And speaking of staggering ranges of choices…
3) The menu maze
I used to like this when I was a child, but now I find it oppressive. In many American restaurants, after you order your main dish, the waiter is then obliged to wade with you through a labyrinthine flow chart of side dish options that make you feel like O.J. on the witness stand:
Soup or salad? Ranch, blue cheese, thousand island, French, Italian, Russian or Ukrainian? Rice or potatoes? Baked, mashed, roasted, scalloped, French-fried or freedom-fried? Bread or dinner roll? White, off-white, whole wheat, half wheat, rye, corn, short or sweet? Overdose or bullet to the temple? Glock, Ruger, Beretta…
And then, when it comes time to pay for all that booze and coffee and salad and bread…
4) Greenbacks are, well, green
This point was suggested to me on Facebook by reader and food maven Alec Lobrano. Many Americans arriving for the first time in France comment that the banknotes here look like “Monopoly money” because they come in bright colors and different sizes depending on the denomination. But actually there’s a good reason for this: French people play Monopoly for real money. In fact, it’s the basis of the economy.
And there’s another, even better reason: it not only makes the bills recognizable at a glance, but the size differences also make them recognizable without a glance — even a totally blind person can easily distinguish a 10 from a 20 from a 200-euro note.
This boosts the employment rate by making an additional segment of the population qualified to hold down jobs that require the handling of cash: bank teller, bookmaker, casino skimmer, owner of the Short Line Railroad, etc.
And speaking of cash…
5) Coughing up huge wads every time you get sick
I have no intention or desire to initiate a serious debate about the staggering cost of healthcare in the United States. So let me illustrate this one with a sort of parable:
In February 2006, there was an article by Malcolm Gladwell in The New Yorker about a homeless alcoholic named Murray in Reno, Nevada, whose drinking habit kept him in and out of the local hospitals, where he ran up huge unpaid bills — upwards of $100,000 per year for 10 years. For this reason, he was put forward as an example of the indigents’ burden on society and referred to as “Million Dollar Murray.” It occurred to me after reading the article that in France (or essentially any European country) he would have been referred to as “Murray.”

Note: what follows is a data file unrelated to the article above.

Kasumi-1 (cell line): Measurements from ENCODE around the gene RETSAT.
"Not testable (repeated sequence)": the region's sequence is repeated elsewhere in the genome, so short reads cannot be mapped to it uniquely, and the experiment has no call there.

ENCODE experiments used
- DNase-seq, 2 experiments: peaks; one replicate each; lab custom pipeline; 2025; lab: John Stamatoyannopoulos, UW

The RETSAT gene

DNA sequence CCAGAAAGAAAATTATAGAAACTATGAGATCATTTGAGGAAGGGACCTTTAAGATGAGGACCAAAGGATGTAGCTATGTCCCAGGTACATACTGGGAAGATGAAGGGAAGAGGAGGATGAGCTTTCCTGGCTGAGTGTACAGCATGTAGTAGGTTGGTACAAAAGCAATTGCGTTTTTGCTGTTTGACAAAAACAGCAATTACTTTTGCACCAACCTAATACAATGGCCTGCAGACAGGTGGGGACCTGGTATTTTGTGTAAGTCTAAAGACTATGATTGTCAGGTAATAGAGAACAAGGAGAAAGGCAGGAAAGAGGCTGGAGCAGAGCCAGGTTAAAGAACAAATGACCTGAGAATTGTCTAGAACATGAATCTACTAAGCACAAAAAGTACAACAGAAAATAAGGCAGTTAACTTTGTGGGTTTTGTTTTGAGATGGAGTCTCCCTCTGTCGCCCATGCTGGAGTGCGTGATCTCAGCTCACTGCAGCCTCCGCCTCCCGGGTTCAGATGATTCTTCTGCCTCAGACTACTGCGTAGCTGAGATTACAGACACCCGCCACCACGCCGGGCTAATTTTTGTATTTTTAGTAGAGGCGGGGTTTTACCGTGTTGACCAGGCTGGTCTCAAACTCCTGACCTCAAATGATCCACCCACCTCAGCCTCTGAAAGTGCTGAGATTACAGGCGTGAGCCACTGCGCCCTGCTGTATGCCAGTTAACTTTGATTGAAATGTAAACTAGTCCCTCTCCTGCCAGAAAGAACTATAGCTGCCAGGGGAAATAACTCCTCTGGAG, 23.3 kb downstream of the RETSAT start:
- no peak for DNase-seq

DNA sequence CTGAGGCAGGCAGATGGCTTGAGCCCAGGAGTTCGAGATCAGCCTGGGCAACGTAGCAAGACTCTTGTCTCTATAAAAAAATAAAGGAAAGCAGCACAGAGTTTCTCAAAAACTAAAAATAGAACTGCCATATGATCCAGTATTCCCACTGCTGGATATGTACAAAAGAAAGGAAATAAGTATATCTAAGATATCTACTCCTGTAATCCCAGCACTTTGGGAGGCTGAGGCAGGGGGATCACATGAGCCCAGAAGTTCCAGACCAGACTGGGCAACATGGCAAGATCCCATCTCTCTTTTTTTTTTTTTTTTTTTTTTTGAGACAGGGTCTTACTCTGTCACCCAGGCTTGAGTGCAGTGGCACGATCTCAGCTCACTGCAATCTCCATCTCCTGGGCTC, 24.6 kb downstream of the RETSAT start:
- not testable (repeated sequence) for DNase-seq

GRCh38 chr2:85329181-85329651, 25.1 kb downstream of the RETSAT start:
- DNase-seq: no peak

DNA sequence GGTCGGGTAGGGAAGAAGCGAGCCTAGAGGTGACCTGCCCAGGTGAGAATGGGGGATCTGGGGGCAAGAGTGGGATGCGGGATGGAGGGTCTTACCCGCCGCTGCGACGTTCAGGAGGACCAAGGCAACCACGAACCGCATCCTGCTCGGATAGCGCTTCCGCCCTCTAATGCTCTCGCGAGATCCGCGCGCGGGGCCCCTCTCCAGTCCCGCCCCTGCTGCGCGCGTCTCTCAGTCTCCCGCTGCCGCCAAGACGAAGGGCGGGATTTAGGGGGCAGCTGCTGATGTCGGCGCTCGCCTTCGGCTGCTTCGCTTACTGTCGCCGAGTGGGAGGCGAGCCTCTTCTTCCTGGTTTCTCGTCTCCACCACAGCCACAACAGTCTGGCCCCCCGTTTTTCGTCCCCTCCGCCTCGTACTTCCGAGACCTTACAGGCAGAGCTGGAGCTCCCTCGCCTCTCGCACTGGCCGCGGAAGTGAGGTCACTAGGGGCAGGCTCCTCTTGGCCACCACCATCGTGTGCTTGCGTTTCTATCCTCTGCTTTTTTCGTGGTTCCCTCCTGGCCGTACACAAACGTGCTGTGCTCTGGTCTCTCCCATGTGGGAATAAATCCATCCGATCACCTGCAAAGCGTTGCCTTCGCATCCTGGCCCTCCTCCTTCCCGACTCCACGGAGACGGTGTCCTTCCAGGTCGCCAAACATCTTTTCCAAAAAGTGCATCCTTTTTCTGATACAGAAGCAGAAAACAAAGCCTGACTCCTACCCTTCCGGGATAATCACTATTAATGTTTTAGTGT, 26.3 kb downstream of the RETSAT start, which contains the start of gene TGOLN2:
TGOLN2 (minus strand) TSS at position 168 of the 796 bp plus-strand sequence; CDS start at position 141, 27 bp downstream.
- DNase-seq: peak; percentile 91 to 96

But, as I said, I’m not trying to spark a dispute about this. Why? Because I’m not French…
6) Not arguing with authorities
I am a non-argumentative person by nature, so this does not seem aberrant to me, but several of my French friends returning from the United States have expressed their astonishment at seeing an American get a traffic ticket, for example, and not put up a fuss. In these situations, it’s apparently considered proper form in France to go down fighting.
I see this ideology in action most often underground. The Paris Métro has teams of ticket checkers who roam the corridors weeding out the turnstile jumpers. And indeed, I often see them deep in conversation with some obvious fare-beater who’s trying desperately to talk his way out of a fine.
What amazes me is this: not only do the deadbeats seem to think that they can pay their fare retroactively in hot air, but the patrollers seem perfectly content to stand there getting their ears bent for minutes on end, instead of just issuing the citation and getting back to work. It’s as though listening to fatuous rationalizations were a key part of their job.
And of course, this being France, the language used in these exchanges is always very pointedly formal, with all parties addressing each other as “Monsieur” or “Madame” in every single sentence. Unlike in the United States, where you can expect to hear…
7) Everyone calling everyone by their first names
Well stew me in vin and call me Coco, because I have definitely become French on this issue: I now find it off-puttingly familiar when I’m in the States and people I don’t know address me as “David” — like bartenders, pole dancers, bouncers, police officers, detox ward orderlies, etc.
Special note to American hospital personnel:
I have never actually been a patient in a detoxification ward, but should the occasion ever arise, I wish to be referred to as “Monsieur Jaggard du Million d’Euros.” In Monopoly money, of course.
© 2014 Paris Update
An album of David Jaggard’s comic compositions is now available for streaming on Spotify and Apple Music, for purchase (whole or track by track) on iTunes and Amazon, and on every other music downloading service in the known universe, under the title “Totally Unrelated.”